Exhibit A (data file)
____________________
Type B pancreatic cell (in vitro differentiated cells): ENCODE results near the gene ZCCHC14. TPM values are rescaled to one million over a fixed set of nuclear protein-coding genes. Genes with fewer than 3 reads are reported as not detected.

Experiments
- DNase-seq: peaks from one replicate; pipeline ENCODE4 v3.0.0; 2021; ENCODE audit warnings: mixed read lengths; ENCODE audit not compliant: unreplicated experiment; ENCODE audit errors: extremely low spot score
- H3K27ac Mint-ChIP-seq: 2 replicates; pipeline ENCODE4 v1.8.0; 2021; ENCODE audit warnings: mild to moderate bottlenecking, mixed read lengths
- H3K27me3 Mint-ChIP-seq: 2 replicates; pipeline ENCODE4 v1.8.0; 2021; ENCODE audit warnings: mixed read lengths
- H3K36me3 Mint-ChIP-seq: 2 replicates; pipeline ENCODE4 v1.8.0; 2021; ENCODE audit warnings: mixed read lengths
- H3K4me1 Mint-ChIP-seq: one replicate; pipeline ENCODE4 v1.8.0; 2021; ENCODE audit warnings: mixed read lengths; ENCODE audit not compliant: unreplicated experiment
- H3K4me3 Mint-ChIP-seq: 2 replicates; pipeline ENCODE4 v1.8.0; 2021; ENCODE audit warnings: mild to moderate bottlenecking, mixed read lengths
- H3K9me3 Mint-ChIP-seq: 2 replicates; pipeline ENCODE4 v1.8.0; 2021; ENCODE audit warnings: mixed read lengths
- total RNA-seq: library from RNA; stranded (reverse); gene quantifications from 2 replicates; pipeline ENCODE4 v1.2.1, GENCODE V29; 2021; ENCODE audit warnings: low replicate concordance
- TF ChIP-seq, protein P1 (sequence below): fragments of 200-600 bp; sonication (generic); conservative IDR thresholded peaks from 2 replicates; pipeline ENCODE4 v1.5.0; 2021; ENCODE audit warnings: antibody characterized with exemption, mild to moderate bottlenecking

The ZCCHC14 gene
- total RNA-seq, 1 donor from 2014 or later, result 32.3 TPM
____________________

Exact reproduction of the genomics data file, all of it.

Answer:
Type B pancreatic cell (in vitro differentiated cells): ENCODE results near the gene ZCCHC14. TPM values are rescaled to one million over a fixed set of nuclear protein-coding genes. Genes with fewer than 3 reads are reported as not detected.

Experiments
- DNase-seq: peaks from one replicate; pipeline ENCODE4 v3.0.0; 2021; ENCODE audit warnings: mixed read lengths; ENCODE audit not compliant: unreplicated experiment; ENCODE audit errors: extremely low spot score
- H3K27ac Mint-ChIP-seq: 2 replicates; pipeline ENCODE4 v1.8.0; 2021; ENCODE audit warnings: mild to moderate bottlenecking, mixed read lengths
- H3K27me3 Mint-ChIP-seq: 2 replicates; pipeline ENCODE4 v1.8.0; 2021; ENCODE audit warnings: mixed read lengths
- H3K36me3 Mint-ChIP-seq: 2 replicates; pipeline ENCODE4 v1.8.0; 2021; ENCODE audit warnings: mixed read lengths
- H3K4me1 Mint-ChIP-seq: one replicate; pipeline ENCODE4 v1.8.0; 2021; ENCODE audit warnings: mixed read lengths; ENCODE audit not compliant: unreplicated experiment
- H3K4me3 Mint-ChIP-seq: 2 replicates; pipeline ENCODE4 v1.8.0; 2021; ENCODE audit warnings: mild to moderate bottlenecking, mixed read lengths
- H3K9me3 Mint-ChIP-seq: 2 replicates; pipeline ENCODE4 v1.8.0; 2021; ENCODE audit warnings: mixed read lengths
- total RNA-seq: library from RNA; stranded (reverse); gene quantifications from 2 replicates; pipeline ENCODE4 v1.2.1, GENCODE V29; 2021; ENCODE audit warnings: low replicate concordance
- TF ChIP-seq, protein P1 (sequence below): fragments of 200-600 bp; sonication (generic); conservative IDR thresholded peaks from 2 replicates; pipeline ENCODE4 v1.5.0; 2021; ENCODE audit warnings: antibody characterized with exemption, mild to moderate bottlenecking

The ZCCHC14 gene
- total RNA-seq, 1 donor from 2014 or later, result 32.3 TPM